There are a number of plausible candidates for the next bubble, but only a few meet all the criteria. Health care must expand to meet the needs of the aging baby boomers, but there is as yet no enabling government legislation to make way for a health-care bubble; the same holds true of the pharmaceutical industry, which could hyperinflate only if the Food and Drug Administration was gutted of its power. A second technology boom—under the rubric “Web 2.0”—is based on improvements to existing technology rather than any new discovery. The capital-intensive biotechnology industry will not inflate, as it requires too much specialized intelligence.
There is one industry that fits the bill: alternative energy, the development of more energy-efficient products, along with viable alternatives to oil, including wind, solar, and geothermal power, along with the use of nuclear energy to produce sustainable oil substitutes, such as liquefied hydrogen from water. Indeed, the next bubble is already being branded. Wired magazine, returning to its roots in boosterism, put ethanol on the cover of its October 2007 issue, advising its readers to forget oil; NBC had a “Green Week” in November 2007, with themed shows beating away at an ecological message and Al Gore making a guest appearance on the sitcom 30 Rock. Improbably, Gore threatens to become the poster boy for the new new new economy: he has joined the legendary venture-capital firm Kleiner Perkins Caufield & Byers, which assisted at the births of Amazon.com and Google, to oversee the “climate change solutions group,” thus providing a massive dose of Nobel Prize–winning credibility that will be most useful when its first alternative-energy investments are taken public before a credulous mob. Other ventures—Lazard Capital Markets, Generation Investment Management, Nth Power, EnerTech Capital, and Battery Ventures—are funding an array of startups working on improvements to solar cells, to biofuels production, to batteries, to “energy management” software, and so on...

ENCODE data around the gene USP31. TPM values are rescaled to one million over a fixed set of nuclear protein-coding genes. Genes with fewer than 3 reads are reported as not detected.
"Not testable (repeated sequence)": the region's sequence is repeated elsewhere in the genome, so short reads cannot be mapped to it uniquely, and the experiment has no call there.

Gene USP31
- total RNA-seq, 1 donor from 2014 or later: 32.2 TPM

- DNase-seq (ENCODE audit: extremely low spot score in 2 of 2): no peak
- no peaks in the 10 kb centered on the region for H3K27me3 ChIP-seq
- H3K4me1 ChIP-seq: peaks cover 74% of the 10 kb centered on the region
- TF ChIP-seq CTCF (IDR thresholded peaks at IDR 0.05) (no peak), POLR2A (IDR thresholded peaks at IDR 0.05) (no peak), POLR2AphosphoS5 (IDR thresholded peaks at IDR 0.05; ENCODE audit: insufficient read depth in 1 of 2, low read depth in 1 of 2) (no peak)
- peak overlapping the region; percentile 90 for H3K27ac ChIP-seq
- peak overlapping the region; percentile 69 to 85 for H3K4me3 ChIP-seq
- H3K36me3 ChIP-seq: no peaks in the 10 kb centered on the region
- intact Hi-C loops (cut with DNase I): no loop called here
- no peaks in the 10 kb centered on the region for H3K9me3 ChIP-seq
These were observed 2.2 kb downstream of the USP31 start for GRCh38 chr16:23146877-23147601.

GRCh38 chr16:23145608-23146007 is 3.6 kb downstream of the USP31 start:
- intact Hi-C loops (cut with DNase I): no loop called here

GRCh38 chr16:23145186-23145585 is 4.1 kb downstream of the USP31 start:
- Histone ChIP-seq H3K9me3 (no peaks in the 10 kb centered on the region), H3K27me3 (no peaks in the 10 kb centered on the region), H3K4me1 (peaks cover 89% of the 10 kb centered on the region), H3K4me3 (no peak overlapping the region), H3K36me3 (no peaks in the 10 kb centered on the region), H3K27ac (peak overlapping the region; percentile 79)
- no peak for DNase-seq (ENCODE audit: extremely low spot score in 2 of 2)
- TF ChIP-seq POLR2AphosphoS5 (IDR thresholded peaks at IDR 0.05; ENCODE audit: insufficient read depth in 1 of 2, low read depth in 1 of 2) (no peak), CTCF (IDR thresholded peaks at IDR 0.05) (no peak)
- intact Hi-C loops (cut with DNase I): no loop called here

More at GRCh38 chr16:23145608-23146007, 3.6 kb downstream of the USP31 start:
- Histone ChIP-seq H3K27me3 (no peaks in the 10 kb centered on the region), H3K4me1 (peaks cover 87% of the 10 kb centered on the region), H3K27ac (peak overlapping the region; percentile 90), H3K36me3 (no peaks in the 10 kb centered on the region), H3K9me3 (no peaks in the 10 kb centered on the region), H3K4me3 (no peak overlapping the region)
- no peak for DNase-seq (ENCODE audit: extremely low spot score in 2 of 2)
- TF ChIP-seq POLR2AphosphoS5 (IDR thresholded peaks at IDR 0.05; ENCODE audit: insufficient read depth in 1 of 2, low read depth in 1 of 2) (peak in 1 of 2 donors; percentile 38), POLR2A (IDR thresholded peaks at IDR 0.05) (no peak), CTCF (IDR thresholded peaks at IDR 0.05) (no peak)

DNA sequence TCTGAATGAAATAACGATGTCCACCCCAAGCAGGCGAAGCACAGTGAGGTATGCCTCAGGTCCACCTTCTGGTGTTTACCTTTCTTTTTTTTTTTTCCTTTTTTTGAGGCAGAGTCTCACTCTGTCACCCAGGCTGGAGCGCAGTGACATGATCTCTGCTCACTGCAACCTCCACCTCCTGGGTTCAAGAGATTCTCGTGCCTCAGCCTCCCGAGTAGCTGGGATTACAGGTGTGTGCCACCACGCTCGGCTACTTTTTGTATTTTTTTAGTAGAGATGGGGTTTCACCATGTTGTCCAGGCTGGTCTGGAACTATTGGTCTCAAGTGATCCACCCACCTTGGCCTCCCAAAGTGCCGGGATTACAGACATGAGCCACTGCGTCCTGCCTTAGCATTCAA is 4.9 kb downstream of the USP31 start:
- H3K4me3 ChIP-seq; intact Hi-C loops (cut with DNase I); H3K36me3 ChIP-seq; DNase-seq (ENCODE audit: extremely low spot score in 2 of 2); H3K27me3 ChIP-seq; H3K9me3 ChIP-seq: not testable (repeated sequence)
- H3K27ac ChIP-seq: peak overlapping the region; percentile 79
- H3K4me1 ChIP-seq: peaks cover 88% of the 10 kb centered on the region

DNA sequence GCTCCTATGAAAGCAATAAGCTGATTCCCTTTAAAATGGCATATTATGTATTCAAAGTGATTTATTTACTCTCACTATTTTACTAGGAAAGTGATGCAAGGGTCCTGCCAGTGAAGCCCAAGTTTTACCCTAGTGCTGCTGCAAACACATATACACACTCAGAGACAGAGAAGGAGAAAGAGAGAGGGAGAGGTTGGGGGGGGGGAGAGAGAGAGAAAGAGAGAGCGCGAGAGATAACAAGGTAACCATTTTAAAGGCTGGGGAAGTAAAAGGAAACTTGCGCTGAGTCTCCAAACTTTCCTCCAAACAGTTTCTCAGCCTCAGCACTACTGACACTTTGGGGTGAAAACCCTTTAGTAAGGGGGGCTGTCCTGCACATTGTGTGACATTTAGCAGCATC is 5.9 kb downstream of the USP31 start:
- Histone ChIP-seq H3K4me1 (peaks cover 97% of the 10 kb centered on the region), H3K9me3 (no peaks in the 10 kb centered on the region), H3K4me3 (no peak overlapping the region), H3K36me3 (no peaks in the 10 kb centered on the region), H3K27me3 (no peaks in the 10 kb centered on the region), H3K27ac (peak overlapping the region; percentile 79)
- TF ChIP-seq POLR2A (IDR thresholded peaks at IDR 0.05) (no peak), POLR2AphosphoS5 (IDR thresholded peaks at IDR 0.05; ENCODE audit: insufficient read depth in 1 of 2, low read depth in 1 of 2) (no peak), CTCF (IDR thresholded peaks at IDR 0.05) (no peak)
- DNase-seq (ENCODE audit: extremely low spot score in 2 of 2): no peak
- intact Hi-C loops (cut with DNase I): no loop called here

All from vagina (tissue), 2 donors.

UPDATE: "WASTE NOT"
In addition to the exigent imperative of a broad worldwide conversion to non-greenhouse gas energy sources, much more can readily be done in the area of industrial energy waste reduction. See Lisa Margonelli's article "Waste Not: A steamy solution to global warming" in the May 2008 Atlantic Monthly.
"Forty years ago, the steel mills and factories south of Chicago were known for their sooty smokestacks, plumes of steam, and throngs of workers. Clean-air laws have since gotten rid of the smoke, and labor-productivity initiatives have eliminated most of the workers. What remains is the steam, billowing up into the sky day after day, just as it did a generation ago.The United States, representing ~5% of world population, consumes in the aggregate roughly 25% of total energy production, an egregious excess that cannot long continue. But, the closer we look (if only we take the trouble), the more low hanging fruit we see right in front of our eyes.